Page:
Column: A Way to Prevent Lethal Medical Errors
Ask yourself this: Why are so many doctors violating the Hippocratic Oath, “First do no harm.” It’s what newly minted physicians promise when they graduate from medical school. But it’s a promise that too often goes unkept, with lethal consequences.
As many as 440,000 patients die each year from preventable mistakes. Shockingly, medical harm is the third leading cause of death in the United States, just behind heart disease and cancer.
One reason for this epidemic of patient harm is that hospitals and other health care institutions tolerate staff who routinely ignore proven safety procedures. Fifty percent of health-care workers don’t clean their hands, even though hand-cleaning is the most effective infection prevention mechanism. Too many surgeons fail to implement checklists and timeouts that would assure they are operating on the right limb or organ. Nurses are so harried that they don’t have time to make sure they are giving the right medication to the right person, in the right dose at the right time. And too many lower-level hospital staff don’t challenge higher-level professionals who are about to make a mistake because they fear being reprimanded or even fired.
We know that more than 75 percent of medical errors and injuries result from poor communication and lousy teamwork. Yet, the health care industry (unlike the airline industry) does not routinely train staff at all levels in the basic skills of teamwork and communication. Another reason so many people suffer from medical harm is that too many physicians are putting patients at risk by prescribing invasive treatments patients don’t even need.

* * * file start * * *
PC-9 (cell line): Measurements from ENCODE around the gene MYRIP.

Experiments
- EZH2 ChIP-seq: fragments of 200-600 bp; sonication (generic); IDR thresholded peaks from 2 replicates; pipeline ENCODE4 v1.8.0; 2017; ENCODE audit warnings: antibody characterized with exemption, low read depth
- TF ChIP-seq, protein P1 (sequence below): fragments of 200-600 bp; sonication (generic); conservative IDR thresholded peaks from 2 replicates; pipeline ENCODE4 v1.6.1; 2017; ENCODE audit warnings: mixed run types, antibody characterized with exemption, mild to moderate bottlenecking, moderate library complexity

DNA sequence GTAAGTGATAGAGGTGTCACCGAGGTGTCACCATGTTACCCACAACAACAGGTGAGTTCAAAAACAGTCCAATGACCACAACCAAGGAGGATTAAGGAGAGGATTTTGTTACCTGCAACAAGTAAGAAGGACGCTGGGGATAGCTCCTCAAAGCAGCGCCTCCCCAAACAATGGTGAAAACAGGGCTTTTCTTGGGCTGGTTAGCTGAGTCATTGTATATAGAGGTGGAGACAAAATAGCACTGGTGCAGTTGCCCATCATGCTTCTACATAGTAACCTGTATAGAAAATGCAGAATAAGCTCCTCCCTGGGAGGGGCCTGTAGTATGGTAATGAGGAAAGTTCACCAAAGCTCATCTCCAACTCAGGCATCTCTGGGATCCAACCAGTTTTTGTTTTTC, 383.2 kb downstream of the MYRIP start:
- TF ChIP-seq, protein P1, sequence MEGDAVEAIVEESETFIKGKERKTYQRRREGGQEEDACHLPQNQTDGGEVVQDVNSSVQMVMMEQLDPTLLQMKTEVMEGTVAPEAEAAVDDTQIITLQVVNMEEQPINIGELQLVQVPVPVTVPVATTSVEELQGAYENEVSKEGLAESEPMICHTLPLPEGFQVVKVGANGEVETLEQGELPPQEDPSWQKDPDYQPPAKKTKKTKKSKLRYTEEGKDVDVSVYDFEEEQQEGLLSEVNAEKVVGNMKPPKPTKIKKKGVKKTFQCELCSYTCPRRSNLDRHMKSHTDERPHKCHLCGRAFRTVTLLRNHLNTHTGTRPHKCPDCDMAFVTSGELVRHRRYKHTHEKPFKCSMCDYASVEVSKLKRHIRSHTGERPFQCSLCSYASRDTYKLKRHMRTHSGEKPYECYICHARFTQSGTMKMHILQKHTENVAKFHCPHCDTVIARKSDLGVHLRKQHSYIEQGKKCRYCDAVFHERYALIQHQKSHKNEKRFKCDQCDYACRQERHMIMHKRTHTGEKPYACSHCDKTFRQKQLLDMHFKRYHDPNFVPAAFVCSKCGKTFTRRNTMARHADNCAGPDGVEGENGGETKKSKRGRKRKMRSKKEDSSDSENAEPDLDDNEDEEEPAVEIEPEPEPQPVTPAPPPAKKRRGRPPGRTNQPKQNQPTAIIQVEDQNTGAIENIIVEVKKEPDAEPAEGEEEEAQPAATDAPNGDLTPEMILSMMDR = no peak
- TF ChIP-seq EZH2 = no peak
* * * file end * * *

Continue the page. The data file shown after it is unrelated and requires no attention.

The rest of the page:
For example, decades worth of studies document the dangers of mammograms to women between 40 and 49 with no risk of breast cancer, yet they are still part of routine screening programs. Orthopedists are still recommending surgery for back pain even though studies have long documented that this often does more harm than good.
Or consider the cancers that result from unnecessary CT scans, which are doled out to patients who have no idea that a CT is not in fact one X-ray but a bundle of hundreds. Finally, think of how many people are placed in jeopardy — and dollars misspent — when for-profit health care chains, like Hospital Corporation of America or Health Management Associates, push physicians to admit more patients who would be better treated on an outpatient basis.
Reducing the high number of deaths and injuries caused by medical error is not hard. The federal government has already developed a voluntary program (called TeamSTEPPS) to improve the quality and safety of patient care. Many hospitals have started to use it, with excellent results.
But more need to do so, and every medical facility should upgrade its own internal patient-safety standards.
Until that happens, Hippocrates’ injunction to doctors — “First do no harm” — will remain neatly framed, but too often ignored, on many a medical office wall.
Suzanne Gordon’s latest book is Beyond the Checklist: What Else Health Care Can Learn from Aviation Teamwork and Safety.